I haven’t run a poll on this, but again anecdotally from the founders I talk to, I’d guess that about 90% of them start by beginning to build v1 of their product. I mean, they may do a few other things first, like make a logo or a website. Some of them may do a kind of obligatory version of customer discovery, where they schedule 2 or 5 or 15 calls and get (biased, low-fidelity, completely unreliable) feedback on their product idea. But they certainly are not studying the customer’s problems.
Now, I’m going to throw out a hypothesis that I have no data to back up, but probably seems super obvious to a lot of you. I hypothesize that there could be a causal relationship between a founder’s decision on how to start the business and their likelihood of success or failure. You’re probably thinking, “Well yeah, duh, of course how you start would impact whether you succeed or fail.” But I think there’s some nuance here that gets missed. And I think if this is true, and if more entrepreneurs knew it, they might take the less-miserable, much-higher-likelihood-of-success path forward beyond their initial idea.
I just Googled “what percentage of startups fail” and this is what appeared:
We’re playing fast and loose with numbers here, but I’d just like to point out that the percentage of startups that fail is the same as the percentage of startups who, in my estimate, begin by building v1 of their product. We don’t have time in this post to discuss all the pitfalls of doing so, but I’d just like to remind you that 76% of our brilliant poll respondents believe it’s a bad idea.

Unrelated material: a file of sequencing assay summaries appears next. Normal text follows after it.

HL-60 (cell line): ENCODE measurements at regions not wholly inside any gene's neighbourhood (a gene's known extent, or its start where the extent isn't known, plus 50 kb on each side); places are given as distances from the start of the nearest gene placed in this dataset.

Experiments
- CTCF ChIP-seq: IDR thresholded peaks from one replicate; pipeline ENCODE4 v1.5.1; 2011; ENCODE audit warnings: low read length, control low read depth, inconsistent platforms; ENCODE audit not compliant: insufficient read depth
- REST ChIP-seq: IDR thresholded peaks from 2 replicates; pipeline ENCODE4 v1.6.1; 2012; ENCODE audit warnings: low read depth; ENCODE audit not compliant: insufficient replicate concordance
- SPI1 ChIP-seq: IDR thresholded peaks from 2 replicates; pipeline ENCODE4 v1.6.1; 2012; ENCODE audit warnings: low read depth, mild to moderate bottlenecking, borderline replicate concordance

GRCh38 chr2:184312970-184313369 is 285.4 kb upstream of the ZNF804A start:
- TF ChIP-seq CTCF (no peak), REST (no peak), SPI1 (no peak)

Personally, I get excited about the prospect of meaningfully impacting the percentage of startups that don’t fail. We all know the impact that just one single successful startup can have on the world, on making our lives or our planet better. What if we could simply move that fail rate from 90% to 80%? That’s twice as many big visions—for how our lives could be better—getting realized in the world. And don’t forget the opportunity costs avoided, and the huge downstream impact, of all the time that wouldn’t get wasted, and all the investor dollars that wouldn’t get burned for nothing.
The last thing I’d like to touch on here is the question of “Why?” Why do so many founders start by building v1 of their product idea? I think the answer here is pretty simple. Founders gravitate toward doing work that they know they can do, that feels like progress, that’s comfortable and familiar to them.
If they’re product-minded, that might mean building product. If they’re sales-minded, that might mean doing sales. If they’re growth-minded, that might mean doing growth experiments. But overall, building a product feels like progress. Your day-to-day is busy with design sprints and engineering work and the like. You have something you can show people, including investors. It’s just where most founders gravitate.
And, let’s not forget the overwhelming amount of advice on the internet that, more or less, says, “Quit your job! You can do it! They best way to start a startup is to just jump in and start!” This type of advice causes a lot of people a lot of pain.
To conclude, I just want to share that over the past five or six years, I personally have started with each of these four paths, and three of them created a lot of misery, wasted time and wasted money. The only one that didn’t was starting by studying my customer’s problems.
Next up, I’ll make a poll to see how people think founders should actually go about studying their customers’ problems. As you can probably guess, I have some opinions about that, too.